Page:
This winter, the fight against hunger and homelessness will not be the only uphill battle members and supporters of the Yale Homelessness and Hunger Action Program will be undertaking.
This December, a group of adventurous volunteers led by YHHAP treasurer Andrew Towne ’05 will travel to Kenya to make an attempt at the summit of Africa’s tallest mountain, the 19,340 foot behemoth Mt. Kilimanjaro. Each climber in the Climb for a Cause will raise approximately $4,000, with slightly over half going to pay for his or her trip and the other half split between YHHAP and the Watoto wa Lwanga project, a charity for street children in Nairobi.
Magni Hamso ’05, YHHAP co-coordinator, said she is excited that the project will allow the organization to address homelessness issues worldwide.
“It’s really cool to link domestic issues and international issues in such a way,” Hamso said. “A fundraiser like this is really going to allow us to do something extra and to provide better services for the hungry and the people who are homeless in New Haven and abroad.”
The trip is scheduled for Dec. 18, 2004 through Jan. 7, 2005.
Dwight Hall Public Relations Coordinator Benjamin Staub ’06 said he is pleased to see a Dwight Hall member group like YHHAP attempt such an ambitious and far-reaching project.
“It’s really exciting for Dwight Hall to have groups to do these kinds of international projects and fulfilling their goals,” Staub said.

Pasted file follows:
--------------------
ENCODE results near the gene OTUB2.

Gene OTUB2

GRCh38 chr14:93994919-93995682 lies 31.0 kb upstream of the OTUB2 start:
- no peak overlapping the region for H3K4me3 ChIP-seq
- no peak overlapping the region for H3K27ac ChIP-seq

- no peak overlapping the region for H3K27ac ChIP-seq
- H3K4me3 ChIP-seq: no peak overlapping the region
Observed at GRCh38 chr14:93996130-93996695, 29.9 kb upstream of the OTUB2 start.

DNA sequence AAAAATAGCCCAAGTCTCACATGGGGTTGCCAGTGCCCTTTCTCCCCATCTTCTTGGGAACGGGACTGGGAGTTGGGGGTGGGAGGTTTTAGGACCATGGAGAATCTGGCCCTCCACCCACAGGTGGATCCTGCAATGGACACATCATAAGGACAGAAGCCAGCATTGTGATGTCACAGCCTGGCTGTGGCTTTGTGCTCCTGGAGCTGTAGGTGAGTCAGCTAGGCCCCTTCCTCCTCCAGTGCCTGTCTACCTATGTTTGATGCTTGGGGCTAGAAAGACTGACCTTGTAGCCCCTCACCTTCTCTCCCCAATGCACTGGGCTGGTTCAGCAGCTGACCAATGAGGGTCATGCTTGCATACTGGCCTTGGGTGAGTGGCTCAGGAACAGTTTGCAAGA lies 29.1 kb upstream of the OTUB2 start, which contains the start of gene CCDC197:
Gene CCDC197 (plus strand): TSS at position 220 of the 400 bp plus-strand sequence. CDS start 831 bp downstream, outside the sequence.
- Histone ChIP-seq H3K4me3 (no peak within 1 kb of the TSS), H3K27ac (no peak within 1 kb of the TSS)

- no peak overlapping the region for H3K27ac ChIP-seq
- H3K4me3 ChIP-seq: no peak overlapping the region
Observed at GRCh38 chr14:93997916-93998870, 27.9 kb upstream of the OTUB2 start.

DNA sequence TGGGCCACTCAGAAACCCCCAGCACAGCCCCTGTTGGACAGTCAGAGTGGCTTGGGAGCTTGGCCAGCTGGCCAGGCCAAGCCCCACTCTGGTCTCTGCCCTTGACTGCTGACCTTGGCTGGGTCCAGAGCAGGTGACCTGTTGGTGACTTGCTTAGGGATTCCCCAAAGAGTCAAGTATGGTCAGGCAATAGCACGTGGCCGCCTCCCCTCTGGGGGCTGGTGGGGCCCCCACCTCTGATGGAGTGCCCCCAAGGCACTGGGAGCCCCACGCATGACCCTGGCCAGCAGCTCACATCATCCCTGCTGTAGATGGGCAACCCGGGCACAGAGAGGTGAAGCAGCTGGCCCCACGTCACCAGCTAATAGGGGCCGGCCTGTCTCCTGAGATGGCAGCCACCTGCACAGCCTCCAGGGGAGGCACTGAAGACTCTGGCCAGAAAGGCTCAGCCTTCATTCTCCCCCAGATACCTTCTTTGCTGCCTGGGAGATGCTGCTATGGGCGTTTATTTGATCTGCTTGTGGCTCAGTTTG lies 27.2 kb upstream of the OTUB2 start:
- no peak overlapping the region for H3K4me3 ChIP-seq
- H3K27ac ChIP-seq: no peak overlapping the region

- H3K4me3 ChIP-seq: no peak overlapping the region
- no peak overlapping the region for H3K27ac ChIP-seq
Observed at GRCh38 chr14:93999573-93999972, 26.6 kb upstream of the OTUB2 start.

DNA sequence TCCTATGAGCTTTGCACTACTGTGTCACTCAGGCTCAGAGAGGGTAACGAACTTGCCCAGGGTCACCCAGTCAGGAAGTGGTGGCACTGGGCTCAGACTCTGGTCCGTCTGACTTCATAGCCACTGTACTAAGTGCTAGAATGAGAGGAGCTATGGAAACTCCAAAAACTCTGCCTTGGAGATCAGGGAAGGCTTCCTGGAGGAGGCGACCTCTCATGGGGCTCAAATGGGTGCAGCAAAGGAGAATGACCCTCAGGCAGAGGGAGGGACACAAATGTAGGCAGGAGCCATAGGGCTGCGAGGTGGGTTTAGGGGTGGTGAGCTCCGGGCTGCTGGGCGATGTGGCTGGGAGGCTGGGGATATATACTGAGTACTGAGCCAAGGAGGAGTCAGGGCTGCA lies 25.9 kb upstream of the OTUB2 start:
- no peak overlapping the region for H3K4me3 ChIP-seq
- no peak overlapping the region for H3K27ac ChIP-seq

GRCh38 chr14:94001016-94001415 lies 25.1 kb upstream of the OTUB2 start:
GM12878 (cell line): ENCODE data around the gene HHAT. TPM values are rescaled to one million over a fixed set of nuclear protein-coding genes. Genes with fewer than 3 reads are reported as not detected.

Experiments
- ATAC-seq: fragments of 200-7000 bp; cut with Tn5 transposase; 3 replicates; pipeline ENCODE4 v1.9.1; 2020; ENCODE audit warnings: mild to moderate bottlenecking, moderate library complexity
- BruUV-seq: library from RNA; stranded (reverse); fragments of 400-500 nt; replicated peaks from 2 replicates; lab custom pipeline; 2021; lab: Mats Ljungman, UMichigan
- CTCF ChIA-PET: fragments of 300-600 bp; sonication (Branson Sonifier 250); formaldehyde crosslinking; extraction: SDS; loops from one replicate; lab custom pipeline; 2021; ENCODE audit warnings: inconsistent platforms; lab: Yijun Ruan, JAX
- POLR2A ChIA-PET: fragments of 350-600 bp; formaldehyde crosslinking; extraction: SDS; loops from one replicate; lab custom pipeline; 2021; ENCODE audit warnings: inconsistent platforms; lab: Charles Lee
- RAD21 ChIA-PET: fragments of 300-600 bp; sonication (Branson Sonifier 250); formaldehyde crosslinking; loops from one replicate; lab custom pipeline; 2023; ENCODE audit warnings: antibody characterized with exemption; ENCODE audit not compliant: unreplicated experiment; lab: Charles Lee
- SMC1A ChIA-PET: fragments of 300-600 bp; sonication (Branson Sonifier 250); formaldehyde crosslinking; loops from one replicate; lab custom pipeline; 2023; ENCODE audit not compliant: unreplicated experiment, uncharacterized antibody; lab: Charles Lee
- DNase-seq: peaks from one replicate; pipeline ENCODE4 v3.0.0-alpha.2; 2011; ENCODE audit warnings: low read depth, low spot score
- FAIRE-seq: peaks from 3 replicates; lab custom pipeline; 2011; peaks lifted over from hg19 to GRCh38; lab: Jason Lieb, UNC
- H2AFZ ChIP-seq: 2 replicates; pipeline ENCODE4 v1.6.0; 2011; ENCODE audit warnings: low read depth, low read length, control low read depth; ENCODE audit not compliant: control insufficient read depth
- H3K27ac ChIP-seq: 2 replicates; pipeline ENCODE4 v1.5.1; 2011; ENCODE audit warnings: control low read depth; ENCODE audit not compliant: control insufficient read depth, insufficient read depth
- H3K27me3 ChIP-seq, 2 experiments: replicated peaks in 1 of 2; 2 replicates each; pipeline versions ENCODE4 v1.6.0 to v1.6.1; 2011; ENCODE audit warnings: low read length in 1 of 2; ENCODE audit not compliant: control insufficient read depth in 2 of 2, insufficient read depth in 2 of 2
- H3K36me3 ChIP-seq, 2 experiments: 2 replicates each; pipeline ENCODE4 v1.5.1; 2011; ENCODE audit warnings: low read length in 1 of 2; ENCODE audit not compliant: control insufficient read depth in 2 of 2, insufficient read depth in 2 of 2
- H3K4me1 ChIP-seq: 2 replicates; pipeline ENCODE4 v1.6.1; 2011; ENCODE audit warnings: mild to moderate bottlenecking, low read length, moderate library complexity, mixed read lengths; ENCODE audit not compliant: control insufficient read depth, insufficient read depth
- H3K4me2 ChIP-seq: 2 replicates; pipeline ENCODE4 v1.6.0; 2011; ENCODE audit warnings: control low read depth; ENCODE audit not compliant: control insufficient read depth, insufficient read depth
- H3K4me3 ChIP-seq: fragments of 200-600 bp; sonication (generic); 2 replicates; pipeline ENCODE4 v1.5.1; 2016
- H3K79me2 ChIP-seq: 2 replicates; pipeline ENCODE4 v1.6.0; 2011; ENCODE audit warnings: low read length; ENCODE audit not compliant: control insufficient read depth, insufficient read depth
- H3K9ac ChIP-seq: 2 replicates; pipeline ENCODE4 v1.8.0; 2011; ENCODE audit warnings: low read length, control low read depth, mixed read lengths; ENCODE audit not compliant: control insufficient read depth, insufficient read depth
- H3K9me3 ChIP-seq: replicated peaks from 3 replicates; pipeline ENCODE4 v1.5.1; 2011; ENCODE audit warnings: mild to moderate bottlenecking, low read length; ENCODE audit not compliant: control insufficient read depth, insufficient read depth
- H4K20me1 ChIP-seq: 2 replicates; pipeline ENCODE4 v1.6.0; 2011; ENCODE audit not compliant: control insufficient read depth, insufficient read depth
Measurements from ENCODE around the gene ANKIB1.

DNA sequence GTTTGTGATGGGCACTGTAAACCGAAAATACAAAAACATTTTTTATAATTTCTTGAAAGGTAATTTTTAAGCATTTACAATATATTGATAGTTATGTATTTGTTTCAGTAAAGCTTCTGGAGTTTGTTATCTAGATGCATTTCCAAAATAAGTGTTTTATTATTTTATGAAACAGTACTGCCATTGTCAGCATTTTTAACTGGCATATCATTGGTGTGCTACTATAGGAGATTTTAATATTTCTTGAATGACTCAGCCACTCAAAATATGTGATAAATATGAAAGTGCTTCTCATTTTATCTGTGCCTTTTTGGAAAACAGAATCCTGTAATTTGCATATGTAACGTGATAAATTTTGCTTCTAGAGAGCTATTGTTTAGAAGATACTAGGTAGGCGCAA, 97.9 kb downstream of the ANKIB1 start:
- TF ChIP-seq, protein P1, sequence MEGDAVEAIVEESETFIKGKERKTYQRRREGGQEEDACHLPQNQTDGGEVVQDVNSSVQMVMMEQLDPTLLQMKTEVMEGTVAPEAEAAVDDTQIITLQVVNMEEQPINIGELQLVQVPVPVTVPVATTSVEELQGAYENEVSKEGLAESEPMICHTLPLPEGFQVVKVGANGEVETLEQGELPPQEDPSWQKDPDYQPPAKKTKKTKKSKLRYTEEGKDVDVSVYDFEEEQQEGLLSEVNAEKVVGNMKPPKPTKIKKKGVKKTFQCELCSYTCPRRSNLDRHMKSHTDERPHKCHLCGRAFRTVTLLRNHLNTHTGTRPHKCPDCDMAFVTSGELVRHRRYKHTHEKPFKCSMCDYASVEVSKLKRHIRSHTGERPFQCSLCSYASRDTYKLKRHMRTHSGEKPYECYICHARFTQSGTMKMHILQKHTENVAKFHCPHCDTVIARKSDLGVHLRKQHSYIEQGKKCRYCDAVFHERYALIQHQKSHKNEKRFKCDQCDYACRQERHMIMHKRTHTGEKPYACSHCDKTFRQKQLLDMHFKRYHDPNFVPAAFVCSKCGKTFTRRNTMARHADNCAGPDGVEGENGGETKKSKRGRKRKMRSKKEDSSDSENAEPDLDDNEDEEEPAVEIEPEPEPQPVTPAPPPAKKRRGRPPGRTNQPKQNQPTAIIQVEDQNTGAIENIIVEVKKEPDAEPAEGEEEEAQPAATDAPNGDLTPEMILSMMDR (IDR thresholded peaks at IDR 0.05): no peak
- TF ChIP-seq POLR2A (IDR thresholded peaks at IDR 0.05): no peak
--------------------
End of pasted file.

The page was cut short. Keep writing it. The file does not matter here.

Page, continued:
In addition to climbing Kilimanjaro, the fundraising students will make an attempt at Mt. Kenya’s third highest peak in order to acclimatize themselves to the high altitudes, and tour Watoto wa Lwanga sites in Nairobi, Towne said. Climbers will not just be Yalies or YHHAP members, either — the Climb for a Cause will accept anyone over 18 willing to raise the necessary funds.
Towne, who spent last year studying at the University of Nairobi, and climbed both Mt. Kenya and Mt. Kilimanjaro while abroad, said that Africa’s tallest mountain was a surprisingly easy climb, even for the inexperienced.
“Despite its height, Kilimanjaro is practically a bike path all the way to the summit,” Towne said. “I was able to summit it no problem with literally no previous experience. I climbed it in tennis shoes.”
Towne said that although the goal of the Climb for a Cause is 50 climbers, it will take place regardless of how many individuals sign up.
“Whether we take 10 people or 100 people, we’re going,” Towne said.
Towne said approximately 40 people have joined the e-mail list for the climb thus far, but that the actual number who would raise the money and make the climb was difficult to predict. He said anyone who can hike five hours per day could make the trip.
“The most important thing is that you’re willing to accept the challenge of summiting Africa’s tallest mountain,” Towne said. “We see climbing the mountain more as the perk.”
Nir Harish ’05, a YHHAP member interested in climbing, sees the trip as a unique opportunity.
“It sounds like a really awesome, once in a lifetime way to spend a break,” Harish said. “The cause is great — and climbing Kilimanjaro would be a pretty amazing experience.”
Towne said the next information session for interested parties will take place on Wednesday.